My comments are occasioned by the film Troy, an over-long and generally rather egregious attempt to put Homer on the screen. I had seen it once before, but it came up on the FX channel and I decided to record it just for fun. I got close, but I couldn't quite finish it. After Hector died and Erica Bana was no longer on screen, it just wasn't worth it anymore. The director of the film was at first planning to cut Helen from the story line, a move which seems very curious to me, since Helen provided the impetus for the whole war in the first place, even if the movie correctly shows that Agamemnon's reasons for war went far beyond the insult to his brother. Even as it stands, of course, Paris does not (in the film) steal Helen from Menelaus because Aphrodite has promised her to him on the condition that he nominate her the fairest of the goddesses, and the reason for this is simple: the director found the contributions of the gods to the story "silly and irrelevant," and so cut them from the plot entirely. I can understand him thinking them silly, from his perspective, but even I, who am no ancient scholar, can assure him that the Greeks did not. And if he takes them to be irrelevant, I begin to doubt that he read the original epic poem. Of course a modern film maker can explain all the actions of the gods in the story as natural phenomena, or simply dismiss the more outlandish-seeming things, like Athena appearing to Achilles to stop him from drawing his sword on Agamemnon in Book 1. But this is tantamount to slapping the ancient Greeks in the face. Disagreeing with their worldview is one thing, but refusing to present it truthfully is another.
The director has the right to make any kind of movie he wants, even if it is a butchery of Greek epic, but that does not stop Troy from being a bad movie. When Brad Pitt leans close to the annoying Briseis, for whom he has developed a love alien to Achilles' take on property and hostages, and tells her that "the gods envy us" because the knowledge of our mortality makes every moment precious, he is the mouthpiece of a 21st-century screenwriter, not a reflection of anything Homeric. The Greek deities were extrapolations from the natural world: the sun, the sky, the wind, the sea. It was a numinal religion, a polytheism based on respect for and fear of nature's power to destroy and heal, grow and wither, bless and curse. They may not have been envied, strictly, since their status was unattainable, and it is hard to envy something you cannot have. But they were certainly revered and idealized, even if they were also given human flaws in order to make them more accessible to their worshippers: more likely, perhaps, to be lenient, swayed by proper sacrifice. Certainly none of the mythologies I've run into indicate the notion of gods envying humans.
The habit of projecting our own cultural mores onto depictions of other cultures is well-ingrained, and I'm sure it isn't going away soon. But it seems to me only fair to any culture to present it as it is. One may present it and then judge it, for good or for bad, but everything should be judged for what it really is, not for what we want it to be. I find it amusing that, when we are often so dreadfully anxious to pay our respects to all present cultures, we cannibalize ancient cultures for the choicest bits, and like dishonest paleontologists, swap out the fossils we don't like for ones that make it look better. Exploding round shot? That looks cool. Ancient battle woad on a 13th-century Scot? Nobody checks up on that stuff anyway. Godless Greeks? Saves on CG, anyway. From costume design to worldview, it's hard to trust historical films to actually be true to history, or even to make an honest attempt at it.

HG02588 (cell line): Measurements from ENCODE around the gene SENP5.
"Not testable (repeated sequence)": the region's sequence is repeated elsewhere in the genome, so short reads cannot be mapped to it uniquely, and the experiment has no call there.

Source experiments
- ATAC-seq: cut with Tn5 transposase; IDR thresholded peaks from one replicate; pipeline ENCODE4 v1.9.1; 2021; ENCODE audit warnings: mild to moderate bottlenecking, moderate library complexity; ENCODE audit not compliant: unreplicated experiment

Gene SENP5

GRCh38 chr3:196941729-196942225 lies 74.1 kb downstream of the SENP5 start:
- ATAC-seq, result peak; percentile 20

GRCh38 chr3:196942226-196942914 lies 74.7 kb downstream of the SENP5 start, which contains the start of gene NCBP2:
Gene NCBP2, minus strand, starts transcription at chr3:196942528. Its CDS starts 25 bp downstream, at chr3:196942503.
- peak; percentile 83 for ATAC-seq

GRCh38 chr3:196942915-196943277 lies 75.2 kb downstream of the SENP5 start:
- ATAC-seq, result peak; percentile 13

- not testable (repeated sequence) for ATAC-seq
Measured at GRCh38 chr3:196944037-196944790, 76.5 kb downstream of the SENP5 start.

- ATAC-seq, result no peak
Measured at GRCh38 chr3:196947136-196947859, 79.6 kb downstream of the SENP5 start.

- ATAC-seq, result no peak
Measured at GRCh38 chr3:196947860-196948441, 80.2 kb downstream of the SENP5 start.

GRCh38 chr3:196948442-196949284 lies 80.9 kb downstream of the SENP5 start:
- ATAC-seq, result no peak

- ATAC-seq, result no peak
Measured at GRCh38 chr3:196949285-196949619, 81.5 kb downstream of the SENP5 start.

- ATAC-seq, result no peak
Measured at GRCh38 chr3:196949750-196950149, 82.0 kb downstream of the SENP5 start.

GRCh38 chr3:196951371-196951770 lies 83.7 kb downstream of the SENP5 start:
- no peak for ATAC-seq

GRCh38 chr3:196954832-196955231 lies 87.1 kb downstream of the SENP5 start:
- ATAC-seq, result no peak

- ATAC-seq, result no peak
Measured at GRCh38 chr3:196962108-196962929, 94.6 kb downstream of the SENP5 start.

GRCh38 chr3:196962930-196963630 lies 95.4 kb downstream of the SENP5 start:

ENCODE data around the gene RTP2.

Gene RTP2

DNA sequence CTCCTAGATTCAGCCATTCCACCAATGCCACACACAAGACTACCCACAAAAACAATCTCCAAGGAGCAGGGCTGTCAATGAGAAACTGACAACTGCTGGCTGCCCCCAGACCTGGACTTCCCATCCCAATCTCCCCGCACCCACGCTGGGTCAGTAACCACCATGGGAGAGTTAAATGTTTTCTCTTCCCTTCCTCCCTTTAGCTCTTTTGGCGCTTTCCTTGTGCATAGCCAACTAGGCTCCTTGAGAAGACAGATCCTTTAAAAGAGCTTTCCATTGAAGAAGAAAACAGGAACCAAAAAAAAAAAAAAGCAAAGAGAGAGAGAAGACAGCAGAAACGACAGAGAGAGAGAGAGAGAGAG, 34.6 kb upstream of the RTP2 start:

I suppose that some people might argue, who cares if it makes for a fun movie? The people are dead anyway. But, without making any serious attempt to define art, which is a nearly impossible task for people with far more knowledge than I, I would argue that one of the purposes of art is to present truth. It is also, of course, to aim for beauty, for invention, for creativity, and many other things. But painting an utterly false picture of a past worldview strikes me as poor art, as a cheap vision. I believe in respecting the past--not agreeing with everything that was done in the past, but in striving to let their own voices speak, to present the clearest possible picture of what their lives were really like, whether good or bad, strange or familiar. In this way we can be challenged and instructed by those who have come before us, instead of insulting them by assuming that it would be better if they were all like us. For our culture too has many flaws as well as triumphs, and I want men 3000 years from now to look back on us and present us for what we really are: particular men and women in a particular time, who fought our own wars, composed our own music, drove our own vehicles, believed our own creeds, and spoke our own words. I don't think the ancient Greeks deserve less.
P.S. I have David to thank for many of the thoughts in this post. :-)